There is no good reason to limit the working time of foreign students
The Chamber of Commerce is still of the opinion that limiting the working time of foreign students to 16 hours a week is unjustified. As a result of the restriction the state may lose up to 2 million euros of tax revenue per year and the state has to start financing higher education more than it has done so far.
- The Ministry of the Interior would like to continue with the Aliens Act amendments, one of the amendments includes limiting the working time of foreign students from third countries to 16 hours a week.
- Last year, there were over 5,000 foreign students studying in Estonia whose employment generated 8 million euros of income and social tax for Estonia.
- A foreign student from a third country who does not fulfil the curriculum will lose the temporary residence permit and must leave Estonia.
Limitation to the working time of foreign students working in Estonia
Last year, a draft was prepared, according to which, in the future, an alien who has been granted a residence permit for studying can work in Estonia for up to 16 hours a week. The purpose of this limitation is unclear, because the extent and existence of the problem is unclear. Today, there is no convincing evidence that foreign students would extensively misuse the residence permit granted for studying as a cover for labour migration. Furthermore, the applicable Aliens Act sets out provisions that help to prevent and solve the problem.
If the students from third countries come to work with the residence permit granted for studying in Estonia and abandon their studies, their residence permit is declared void and they must leave Estonia. A second option is that an alien finds another legal basis for staying in Estonia to live and work, for example short-term employment or residence permit for employment. Therefore, it is unclear, why the additional limitations are needed for the employment of foreign students. Today, the regulation provides a very clear distinction between residence permits for employment and studying, which excludes the possibility that a student seemingly comes to study in Estonia, but instead is secretly working. If a foreign student fails to fulfil their curriculum due to working too much, they will lose the temporary residence permit and they will be deported to their country of origin.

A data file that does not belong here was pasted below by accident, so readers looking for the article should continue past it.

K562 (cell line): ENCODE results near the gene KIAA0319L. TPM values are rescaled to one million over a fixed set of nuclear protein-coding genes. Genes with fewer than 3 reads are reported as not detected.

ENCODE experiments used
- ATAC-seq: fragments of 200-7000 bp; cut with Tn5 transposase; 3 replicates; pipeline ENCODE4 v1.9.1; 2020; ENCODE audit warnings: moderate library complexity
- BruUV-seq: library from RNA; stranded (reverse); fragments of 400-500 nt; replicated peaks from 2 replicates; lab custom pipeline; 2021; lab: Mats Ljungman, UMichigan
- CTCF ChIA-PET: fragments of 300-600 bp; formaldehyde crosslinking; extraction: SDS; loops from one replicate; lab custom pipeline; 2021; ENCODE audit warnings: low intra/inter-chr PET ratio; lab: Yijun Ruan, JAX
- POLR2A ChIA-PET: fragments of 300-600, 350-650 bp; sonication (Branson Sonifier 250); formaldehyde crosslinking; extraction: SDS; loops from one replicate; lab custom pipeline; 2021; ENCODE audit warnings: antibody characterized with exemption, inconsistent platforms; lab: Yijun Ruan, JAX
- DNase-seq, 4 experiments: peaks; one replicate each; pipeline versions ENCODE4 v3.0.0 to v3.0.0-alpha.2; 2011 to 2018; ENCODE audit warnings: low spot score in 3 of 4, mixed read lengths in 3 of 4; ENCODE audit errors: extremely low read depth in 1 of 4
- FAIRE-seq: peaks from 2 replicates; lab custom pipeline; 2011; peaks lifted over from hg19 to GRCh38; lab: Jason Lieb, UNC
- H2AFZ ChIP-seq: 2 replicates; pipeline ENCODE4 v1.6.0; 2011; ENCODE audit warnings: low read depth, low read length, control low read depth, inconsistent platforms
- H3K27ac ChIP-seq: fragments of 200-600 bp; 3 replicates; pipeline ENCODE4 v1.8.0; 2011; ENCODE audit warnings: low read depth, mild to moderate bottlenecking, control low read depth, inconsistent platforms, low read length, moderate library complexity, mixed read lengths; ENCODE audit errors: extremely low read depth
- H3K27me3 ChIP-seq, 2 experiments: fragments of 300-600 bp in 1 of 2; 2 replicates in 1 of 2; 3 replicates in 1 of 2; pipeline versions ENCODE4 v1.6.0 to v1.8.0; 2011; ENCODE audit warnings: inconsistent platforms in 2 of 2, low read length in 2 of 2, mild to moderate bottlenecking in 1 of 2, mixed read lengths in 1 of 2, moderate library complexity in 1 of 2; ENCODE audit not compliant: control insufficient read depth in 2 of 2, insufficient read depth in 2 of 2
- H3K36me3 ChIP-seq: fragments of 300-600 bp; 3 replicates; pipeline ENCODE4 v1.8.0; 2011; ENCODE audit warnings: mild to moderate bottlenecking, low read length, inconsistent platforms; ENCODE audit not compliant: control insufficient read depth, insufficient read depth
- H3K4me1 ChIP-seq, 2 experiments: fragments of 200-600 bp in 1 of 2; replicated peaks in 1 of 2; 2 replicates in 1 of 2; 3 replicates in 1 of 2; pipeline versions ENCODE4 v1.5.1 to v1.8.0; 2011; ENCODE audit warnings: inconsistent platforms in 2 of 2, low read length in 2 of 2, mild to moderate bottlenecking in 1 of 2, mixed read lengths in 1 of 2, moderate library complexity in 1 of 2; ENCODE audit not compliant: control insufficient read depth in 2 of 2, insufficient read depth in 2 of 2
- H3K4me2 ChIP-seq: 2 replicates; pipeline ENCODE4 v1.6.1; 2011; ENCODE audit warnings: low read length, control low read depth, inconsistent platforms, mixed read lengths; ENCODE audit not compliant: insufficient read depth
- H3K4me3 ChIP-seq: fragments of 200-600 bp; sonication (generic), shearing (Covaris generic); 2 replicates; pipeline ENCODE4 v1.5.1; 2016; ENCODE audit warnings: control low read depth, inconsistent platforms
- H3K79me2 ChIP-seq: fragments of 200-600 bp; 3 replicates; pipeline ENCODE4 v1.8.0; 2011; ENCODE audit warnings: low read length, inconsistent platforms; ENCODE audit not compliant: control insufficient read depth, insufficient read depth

The explanatory memorandum to the draft act also set out that the amendment has a positive influence on foreign students, because it directs them to focus on their studies. According to such logic, it would also be necessary to limit the working time of local students, students of vocational schools and high school students, but that would not be reasonable. The limited working time would decrease the interest of employers and opportunities to offer work to foreign students. As a result, the foreign students could have fewer opportunities to practice Estonian, get to know Estonian working culture and broaden their contact network with local people as well as gain experience of working in Estonia.
Considerable amount of tax revenue lost
As a result of the amendments, the state would lose up to 2 million euros of tax revenue per year, which is directly due to the decreased working time of third country foreign students and it does not take into account the situation where the students from third countries may abandon the plan to come to study in Estonia. According to Statistics Estonia, companies who employed foreign students during the academic year 2018/19 paid 8 million euros of income and social tax on the employment of foreign students.
We asked for the proof on the extent of the problem from the Ministry
At the end of May we sent a letter to the Ministry of the Interior and Ministry of Education and Research, in which we requested explanation on how many foreign students from third countries are working in Estonia and in how many cases has the state declared a residence permit for studying void due to the reason that the alien is using the residence permit for studying as a cover for working in Estonia. Thus our wish is to find out what is the extent of the problem in reality and why are the current opportunities for handling the persons who misuse the residence permits not enough and why is it necessary to limit the working time of all foreign students.